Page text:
A few weeks ago I wrote that road side verges provide the right conditions for many species of flora and fauna. I also wrote that I had not seen herbicides being used to remove this vegetation for many years and I was hoping that this practice had stopped. Last week I saw two teams in different parts of Malta using herbicides on pavements.
I do not understand this obsession to remove any living things from built up areas. Wild plants not only provide habitat and food for butterflies, bees and other insects but also have aesthetic value. They add colour to their drab surroundings and cover ugly concrete and rubbish. But, while accepting that some people cannot appreciate nature and use their power to anihilate it, it is unacceptable that herbicides are sprayed on pavements.
Herbicides are poisons that are used to kill vegetation. Many if not all of them can also harm humans, pets and wildlife. The toxicity of herbicides varies greatly as does the time taken for them to break down. Some are programmed to decompose after a relatively short time so that crops can be sown in soil after they have been sprayed but, while the breakdown products might not kill plants, there is no guarantee that these products do not harm humans and other animals.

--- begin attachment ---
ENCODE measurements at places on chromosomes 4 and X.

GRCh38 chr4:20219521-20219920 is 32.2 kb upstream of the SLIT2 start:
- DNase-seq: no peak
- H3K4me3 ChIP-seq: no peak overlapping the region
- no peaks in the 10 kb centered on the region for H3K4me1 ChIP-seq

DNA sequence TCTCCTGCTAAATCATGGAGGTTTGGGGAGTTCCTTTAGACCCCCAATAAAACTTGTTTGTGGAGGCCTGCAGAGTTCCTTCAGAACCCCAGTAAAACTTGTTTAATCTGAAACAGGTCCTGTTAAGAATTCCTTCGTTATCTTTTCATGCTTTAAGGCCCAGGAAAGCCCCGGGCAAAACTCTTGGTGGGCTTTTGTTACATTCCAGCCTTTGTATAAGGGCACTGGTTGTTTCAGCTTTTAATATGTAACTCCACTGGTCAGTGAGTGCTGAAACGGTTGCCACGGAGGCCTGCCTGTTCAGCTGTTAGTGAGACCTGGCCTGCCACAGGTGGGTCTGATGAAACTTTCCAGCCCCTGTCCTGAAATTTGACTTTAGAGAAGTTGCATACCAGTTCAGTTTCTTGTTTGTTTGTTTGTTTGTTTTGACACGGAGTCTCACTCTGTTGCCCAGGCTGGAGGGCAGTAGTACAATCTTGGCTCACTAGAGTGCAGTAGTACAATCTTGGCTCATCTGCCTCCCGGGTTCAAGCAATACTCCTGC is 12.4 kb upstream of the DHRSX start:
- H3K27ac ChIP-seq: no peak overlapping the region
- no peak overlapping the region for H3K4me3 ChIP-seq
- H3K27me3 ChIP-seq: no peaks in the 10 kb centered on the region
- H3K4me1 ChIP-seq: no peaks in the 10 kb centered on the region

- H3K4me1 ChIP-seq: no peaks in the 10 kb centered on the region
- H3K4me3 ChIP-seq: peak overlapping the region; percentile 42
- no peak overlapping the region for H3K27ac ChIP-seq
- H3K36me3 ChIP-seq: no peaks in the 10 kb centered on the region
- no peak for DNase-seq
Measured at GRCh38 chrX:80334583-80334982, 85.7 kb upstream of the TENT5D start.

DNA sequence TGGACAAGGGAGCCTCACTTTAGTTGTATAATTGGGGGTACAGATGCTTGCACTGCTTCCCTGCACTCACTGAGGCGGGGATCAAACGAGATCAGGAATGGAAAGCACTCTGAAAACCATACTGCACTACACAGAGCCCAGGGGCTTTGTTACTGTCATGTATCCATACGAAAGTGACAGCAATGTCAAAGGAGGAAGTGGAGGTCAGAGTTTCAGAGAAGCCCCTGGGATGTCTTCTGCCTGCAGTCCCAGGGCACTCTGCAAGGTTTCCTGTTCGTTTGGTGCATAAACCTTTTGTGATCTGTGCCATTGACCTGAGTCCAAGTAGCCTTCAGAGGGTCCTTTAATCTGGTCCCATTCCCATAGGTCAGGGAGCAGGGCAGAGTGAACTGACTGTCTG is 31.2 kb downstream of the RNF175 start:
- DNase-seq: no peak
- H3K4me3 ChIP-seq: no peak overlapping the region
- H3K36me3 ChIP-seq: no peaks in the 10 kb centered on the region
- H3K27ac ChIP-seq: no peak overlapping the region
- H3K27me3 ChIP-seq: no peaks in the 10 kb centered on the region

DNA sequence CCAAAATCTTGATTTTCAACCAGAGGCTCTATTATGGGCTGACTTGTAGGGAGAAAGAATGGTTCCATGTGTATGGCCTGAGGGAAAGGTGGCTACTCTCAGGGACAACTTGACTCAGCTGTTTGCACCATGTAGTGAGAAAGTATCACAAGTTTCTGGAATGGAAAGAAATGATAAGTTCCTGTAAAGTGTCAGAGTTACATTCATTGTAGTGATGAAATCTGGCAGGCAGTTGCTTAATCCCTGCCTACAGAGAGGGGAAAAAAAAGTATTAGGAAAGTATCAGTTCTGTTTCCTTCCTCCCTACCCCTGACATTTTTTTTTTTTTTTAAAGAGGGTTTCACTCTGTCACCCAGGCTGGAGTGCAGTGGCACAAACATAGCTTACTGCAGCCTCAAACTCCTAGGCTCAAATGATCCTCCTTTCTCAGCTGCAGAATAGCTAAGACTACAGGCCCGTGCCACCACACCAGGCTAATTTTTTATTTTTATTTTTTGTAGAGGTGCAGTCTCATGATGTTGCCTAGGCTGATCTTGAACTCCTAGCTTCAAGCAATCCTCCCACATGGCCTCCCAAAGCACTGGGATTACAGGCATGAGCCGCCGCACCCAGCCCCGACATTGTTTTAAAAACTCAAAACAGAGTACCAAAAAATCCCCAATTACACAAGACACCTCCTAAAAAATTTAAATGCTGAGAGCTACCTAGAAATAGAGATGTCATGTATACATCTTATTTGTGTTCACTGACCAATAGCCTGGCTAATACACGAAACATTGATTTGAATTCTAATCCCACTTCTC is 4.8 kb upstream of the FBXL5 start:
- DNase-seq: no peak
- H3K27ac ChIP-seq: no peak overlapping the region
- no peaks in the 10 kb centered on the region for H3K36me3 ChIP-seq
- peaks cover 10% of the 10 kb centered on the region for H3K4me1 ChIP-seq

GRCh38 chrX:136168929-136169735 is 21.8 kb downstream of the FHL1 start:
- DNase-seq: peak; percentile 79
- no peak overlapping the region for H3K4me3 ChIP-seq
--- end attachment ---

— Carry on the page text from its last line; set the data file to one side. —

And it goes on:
Furthermore, anybody using a pavement has no option but to walk on poisoned ground. Children and pets are more vulnerable to poisons and their small size and the fact that they are closer to the ground makes absorption of poisons faster and easier. And even if children and pets had to be kept inside, a person walking on a poisoned pavement can unwittingly collect poison on his or her shoes and transfer it to his or her home where his children or pets come in contact with it.
There are indications that some herbicides are carcinogenic and, although acute toxicity comes only from exposure to large quantities of herbicides, even low doses might have long-term problems.
Using herbicides to remove vegetation might be the cheapest way to remove unwanted vegetation but our health and environment are worth more than that.
This article was published in The Times on 11.05.2011